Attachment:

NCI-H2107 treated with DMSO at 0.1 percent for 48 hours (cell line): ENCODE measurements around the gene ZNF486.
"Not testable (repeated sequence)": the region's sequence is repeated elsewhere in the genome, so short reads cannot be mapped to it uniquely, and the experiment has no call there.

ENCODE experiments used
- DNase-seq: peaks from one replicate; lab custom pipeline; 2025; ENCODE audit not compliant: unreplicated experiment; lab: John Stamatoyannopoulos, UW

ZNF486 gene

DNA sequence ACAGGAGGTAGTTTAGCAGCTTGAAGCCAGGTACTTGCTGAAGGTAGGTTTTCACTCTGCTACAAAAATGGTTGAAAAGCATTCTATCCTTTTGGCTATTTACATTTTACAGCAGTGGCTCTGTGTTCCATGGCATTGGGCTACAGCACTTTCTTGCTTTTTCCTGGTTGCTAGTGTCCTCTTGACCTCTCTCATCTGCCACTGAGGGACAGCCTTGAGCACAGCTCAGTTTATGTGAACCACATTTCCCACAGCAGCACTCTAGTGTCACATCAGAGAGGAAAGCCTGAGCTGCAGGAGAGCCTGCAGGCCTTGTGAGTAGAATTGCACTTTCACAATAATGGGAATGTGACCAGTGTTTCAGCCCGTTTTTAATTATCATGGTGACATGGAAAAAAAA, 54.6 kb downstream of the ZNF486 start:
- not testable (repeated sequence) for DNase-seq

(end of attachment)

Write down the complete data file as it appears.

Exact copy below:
NCI-H2107 treated with DMSO at 0.1 percent for 48 hours (cell line): ENCODE measurements around the gene ZNF486.
"Not testable (repeated sequence)": the region's sequence is repeated elsewhere in the genome, so short reads cannot be mapped to it uniquely, and the experiment has no call there.

ENCODE experiments used
- DNase-seq: peaks from one replicate; lab custom pipeline; 2025; ENCODE audit not compliant: unreplicated experiment; lab: John Stamatoyannopoulos, UW

ZNF486 gene

DNA sequence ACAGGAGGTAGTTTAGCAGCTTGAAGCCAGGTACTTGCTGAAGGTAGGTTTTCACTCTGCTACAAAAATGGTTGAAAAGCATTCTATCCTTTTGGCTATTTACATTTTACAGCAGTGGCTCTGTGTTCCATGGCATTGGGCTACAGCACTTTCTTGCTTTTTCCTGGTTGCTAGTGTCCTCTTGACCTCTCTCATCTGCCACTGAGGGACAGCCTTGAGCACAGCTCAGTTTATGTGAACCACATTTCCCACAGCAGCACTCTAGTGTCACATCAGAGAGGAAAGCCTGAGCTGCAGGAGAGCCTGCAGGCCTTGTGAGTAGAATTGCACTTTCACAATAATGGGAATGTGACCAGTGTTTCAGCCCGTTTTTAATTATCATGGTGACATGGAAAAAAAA, 54.6 kb downstream of the ZNF486 start:
- not testable (repeated sequence) for DNase-seq